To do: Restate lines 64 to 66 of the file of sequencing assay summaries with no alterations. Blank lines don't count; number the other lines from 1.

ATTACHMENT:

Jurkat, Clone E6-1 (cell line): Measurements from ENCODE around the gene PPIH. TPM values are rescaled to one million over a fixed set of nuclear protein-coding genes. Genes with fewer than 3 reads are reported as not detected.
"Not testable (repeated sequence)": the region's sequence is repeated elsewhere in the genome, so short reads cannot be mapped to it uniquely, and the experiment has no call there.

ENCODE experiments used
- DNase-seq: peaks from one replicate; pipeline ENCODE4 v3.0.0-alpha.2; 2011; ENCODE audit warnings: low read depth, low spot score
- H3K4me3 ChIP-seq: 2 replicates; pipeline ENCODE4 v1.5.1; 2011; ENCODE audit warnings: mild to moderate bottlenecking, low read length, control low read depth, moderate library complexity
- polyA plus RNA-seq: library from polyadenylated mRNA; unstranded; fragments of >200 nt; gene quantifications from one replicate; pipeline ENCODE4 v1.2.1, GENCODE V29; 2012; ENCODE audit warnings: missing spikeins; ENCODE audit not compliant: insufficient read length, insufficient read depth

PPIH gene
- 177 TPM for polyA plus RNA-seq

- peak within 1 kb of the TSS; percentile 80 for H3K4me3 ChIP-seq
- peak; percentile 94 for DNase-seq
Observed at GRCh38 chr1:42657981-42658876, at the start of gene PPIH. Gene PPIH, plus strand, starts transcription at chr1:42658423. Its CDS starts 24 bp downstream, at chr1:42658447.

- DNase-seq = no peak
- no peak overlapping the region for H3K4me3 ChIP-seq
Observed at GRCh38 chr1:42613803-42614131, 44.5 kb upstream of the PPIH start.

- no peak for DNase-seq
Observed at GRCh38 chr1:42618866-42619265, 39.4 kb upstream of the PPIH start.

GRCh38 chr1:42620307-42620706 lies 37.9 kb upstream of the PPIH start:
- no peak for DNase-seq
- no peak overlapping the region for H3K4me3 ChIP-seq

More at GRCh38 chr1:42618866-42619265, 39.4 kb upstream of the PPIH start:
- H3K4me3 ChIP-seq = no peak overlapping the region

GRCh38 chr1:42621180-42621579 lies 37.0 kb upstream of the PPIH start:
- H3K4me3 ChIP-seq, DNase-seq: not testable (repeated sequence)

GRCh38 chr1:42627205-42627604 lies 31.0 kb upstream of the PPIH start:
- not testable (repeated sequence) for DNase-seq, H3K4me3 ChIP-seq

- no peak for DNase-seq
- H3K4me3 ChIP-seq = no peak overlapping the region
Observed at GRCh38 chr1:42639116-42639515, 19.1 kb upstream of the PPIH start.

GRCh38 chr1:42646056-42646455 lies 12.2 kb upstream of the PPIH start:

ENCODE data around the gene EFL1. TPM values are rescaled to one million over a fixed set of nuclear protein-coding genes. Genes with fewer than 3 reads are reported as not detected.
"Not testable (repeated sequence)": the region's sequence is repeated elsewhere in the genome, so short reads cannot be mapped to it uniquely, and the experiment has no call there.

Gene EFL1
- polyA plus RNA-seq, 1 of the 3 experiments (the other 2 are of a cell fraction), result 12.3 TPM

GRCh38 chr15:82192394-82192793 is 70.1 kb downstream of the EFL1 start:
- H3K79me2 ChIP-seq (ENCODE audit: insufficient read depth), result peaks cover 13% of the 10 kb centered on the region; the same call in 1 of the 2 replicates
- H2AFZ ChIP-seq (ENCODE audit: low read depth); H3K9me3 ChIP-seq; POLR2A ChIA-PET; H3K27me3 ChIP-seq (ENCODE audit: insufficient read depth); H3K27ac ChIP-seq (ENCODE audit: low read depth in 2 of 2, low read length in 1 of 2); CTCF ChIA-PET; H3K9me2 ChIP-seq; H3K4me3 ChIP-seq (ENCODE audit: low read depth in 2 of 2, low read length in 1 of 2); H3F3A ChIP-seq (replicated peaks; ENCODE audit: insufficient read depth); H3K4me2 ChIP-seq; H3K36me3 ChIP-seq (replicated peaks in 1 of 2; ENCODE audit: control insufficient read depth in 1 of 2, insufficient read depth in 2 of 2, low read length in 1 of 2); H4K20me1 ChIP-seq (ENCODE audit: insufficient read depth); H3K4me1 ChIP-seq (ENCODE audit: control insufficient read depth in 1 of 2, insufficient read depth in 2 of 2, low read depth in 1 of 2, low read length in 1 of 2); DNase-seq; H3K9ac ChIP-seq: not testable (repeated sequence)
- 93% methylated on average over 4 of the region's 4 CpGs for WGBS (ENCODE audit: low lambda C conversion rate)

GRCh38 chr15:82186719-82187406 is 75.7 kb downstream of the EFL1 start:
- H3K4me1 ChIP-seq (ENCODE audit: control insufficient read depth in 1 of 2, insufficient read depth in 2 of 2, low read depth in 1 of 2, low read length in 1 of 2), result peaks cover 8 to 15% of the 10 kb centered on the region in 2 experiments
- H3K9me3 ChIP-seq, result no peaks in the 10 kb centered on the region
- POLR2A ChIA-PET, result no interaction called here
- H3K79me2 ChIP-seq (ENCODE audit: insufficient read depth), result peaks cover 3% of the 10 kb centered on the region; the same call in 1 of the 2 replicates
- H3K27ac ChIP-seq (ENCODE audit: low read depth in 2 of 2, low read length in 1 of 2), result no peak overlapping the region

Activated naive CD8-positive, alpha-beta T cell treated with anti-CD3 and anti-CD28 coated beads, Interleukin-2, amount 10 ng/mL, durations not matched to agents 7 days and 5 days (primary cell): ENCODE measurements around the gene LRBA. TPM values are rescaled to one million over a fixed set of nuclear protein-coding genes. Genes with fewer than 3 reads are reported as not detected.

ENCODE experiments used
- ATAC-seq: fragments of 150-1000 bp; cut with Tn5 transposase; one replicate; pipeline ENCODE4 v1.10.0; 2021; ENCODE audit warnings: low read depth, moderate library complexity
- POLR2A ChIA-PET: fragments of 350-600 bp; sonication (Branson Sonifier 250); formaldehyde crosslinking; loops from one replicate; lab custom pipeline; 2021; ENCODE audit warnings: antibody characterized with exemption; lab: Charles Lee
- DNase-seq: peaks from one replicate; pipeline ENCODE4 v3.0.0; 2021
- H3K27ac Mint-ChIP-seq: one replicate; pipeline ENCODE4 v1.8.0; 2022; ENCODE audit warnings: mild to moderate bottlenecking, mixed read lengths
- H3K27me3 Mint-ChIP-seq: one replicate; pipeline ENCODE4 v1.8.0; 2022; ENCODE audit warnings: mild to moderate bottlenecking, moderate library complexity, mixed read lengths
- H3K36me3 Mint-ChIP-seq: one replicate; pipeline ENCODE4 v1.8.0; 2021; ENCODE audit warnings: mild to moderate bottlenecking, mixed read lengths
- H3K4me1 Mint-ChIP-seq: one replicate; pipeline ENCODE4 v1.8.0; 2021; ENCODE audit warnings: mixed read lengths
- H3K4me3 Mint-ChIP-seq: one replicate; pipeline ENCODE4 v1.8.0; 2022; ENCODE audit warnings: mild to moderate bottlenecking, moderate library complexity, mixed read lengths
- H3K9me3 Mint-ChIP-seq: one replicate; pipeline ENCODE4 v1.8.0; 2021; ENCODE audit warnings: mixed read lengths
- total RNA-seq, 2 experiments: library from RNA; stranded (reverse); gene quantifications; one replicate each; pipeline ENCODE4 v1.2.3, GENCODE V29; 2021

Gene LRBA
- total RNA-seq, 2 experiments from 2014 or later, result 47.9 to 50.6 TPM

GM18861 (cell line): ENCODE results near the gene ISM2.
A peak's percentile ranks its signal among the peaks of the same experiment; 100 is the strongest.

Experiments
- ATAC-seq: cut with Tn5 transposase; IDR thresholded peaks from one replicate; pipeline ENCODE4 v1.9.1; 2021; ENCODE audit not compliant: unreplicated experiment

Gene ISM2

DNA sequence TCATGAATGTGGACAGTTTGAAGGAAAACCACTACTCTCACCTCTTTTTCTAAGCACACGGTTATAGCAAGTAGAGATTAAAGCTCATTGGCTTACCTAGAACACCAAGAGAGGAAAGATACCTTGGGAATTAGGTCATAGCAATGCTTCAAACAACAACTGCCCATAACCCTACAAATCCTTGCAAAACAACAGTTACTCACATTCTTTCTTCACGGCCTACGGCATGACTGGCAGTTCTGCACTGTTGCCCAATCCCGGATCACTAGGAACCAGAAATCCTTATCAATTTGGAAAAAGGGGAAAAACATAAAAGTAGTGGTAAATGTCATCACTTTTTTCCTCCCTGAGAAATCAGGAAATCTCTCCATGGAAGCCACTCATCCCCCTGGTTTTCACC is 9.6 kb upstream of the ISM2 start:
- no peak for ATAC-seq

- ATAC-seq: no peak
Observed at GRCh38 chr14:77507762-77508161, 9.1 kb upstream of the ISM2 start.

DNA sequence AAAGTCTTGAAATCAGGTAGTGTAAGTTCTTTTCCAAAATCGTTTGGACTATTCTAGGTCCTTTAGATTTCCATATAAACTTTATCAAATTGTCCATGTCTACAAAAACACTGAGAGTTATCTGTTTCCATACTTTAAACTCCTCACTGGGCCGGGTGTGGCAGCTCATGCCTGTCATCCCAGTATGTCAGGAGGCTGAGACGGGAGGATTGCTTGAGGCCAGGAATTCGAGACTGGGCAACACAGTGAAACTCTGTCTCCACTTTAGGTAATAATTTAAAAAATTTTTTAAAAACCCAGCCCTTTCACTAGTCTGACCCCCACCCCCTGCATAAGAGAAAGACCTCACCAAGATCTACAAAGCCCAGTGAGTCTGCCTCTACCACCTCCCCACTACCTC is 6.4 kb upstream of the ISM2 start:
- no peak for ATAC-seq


- no peak for ATAC-seq

- ATAC-seq: no peak
Observed at GRCh38 chr14:77507762-77508161, 9.1 kb upstream of the ISM2 start.